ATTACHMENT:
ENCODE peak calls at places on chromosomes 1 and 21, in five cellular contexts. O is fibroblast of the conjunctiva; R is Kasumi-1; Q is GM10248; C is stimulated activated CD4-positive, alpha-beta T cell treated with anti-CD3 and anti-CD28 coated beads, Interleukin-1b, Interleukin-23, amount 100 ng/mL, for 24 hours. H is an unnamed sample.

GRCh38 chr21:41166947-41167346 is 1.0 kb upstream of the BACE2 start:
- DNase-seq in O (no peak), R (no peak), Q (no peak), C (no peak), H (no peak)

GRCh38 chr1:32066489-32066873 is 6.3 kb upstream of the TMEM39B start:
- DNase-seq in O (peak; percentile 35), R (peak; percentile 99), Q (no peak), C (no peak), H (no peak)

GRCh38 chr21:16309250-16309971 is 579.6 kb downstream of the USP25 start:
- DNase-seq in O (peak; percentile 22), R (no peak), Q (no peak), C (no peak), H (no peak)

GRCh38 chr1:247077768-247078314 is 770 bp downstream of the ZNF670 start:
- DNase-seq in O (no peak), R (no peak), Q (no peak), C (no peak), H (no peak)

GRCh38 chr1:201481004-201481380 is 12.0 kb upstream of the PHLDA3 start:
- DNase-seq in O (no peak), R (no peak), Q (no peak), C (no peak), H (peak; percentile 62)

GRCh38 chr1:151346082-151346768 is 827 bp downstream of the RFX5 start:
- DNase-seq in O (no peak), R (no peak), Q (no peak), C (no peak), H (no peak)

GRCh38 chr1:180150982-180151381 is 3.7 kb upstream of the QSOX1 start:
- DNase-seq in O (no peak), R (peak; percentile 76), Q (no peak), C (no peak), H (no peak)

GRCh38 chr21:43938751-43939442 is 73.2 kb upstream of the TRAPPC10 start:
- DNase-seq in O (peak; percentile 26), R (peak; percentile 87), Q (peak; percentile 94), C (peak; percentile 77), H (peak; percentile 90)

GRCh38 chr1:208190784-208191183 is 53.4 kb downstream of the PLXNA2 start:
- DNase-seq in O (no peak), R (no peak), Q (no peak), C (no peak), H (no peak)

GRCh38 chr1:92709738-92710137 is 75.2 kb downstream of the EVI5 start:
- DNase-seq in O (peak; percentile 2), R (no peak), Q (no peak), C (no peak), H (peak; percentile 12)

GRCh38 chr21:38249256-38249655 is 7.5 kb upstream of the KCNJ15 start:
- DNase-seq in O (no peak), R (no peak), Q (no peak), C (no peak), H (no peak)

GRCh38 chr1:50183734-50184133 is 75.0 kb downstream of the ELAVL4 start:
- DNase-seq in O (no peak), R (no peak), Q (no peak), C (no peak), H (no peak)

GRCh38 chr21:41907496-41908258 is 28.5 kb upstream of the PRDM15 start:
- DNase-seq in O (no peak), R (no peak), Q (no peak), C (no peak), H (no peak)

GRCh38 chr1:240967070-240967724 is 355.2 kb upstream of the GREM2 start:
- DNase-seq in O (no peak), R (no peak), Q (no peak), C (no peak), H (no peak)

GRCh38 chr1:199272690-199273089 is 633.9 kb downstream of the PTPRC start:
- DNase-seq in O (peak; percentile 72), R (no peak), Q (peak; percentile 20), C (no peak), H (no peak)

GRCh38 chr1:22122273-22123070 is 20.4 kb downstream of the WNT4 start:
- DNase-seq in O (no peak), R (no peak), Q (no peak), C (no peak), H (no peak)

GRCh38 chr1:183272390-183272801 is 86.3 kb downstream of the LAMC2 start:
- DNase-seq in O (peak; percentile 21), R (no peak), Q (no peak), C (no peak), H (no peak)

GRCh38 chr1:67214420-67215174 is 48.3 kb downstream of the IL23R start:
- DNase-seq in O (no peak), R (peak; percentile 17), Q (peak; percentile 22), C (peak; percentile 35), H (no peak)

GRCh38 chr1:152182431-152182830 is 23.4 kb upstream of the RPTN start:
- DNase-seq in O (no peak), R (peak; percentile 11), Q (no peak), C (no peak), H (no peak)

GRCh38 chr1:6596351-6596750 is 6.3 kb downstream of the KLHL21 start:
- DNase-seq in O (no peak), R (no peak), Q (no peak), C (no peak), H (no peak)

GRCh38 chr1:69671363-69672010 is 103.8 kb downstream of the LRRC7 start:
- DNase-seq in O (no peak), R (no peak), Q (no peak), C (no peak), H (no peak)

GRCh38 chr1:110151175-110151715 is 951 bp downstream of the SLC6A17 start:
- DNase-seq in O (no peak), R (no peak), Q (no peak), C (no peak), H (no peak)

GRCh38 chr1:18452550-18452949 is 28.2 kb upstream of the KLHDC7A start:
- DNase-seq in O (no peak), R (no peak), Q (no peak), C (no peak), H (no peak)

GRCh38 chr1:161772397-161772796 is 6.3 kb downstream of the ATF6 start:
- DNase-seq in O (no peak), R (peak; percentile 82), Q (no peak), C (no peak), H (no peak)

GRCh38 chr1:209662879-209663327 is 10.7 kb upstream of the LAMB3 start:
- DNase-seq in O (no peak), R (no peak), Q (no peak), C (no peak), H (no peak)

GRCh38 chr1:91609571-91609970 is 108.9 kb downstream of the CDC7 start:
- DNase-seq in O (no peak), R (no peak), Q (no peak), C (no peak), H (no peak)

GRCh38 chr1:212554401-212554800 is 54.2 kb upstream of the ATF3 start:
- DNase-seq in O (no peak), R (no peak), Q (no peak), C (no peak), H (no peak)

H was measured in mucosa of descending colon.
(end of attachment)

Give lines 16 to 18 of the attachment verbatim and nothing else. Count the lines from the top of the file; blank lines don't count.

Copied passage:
GRCh38 chr21:43938751-43939442 is 73.2 kb upstream of the TRAPPC10 start:
- DNase-seq in O (peak; percentile 26), R (peak; percentile 87), Q (peak; percentile 94), C (peak; percentile 77), H (peak; percentile 90)

GRCh38 chr1:208190784-208191183 is 53.4 kb downstream of the PLXNA2 start: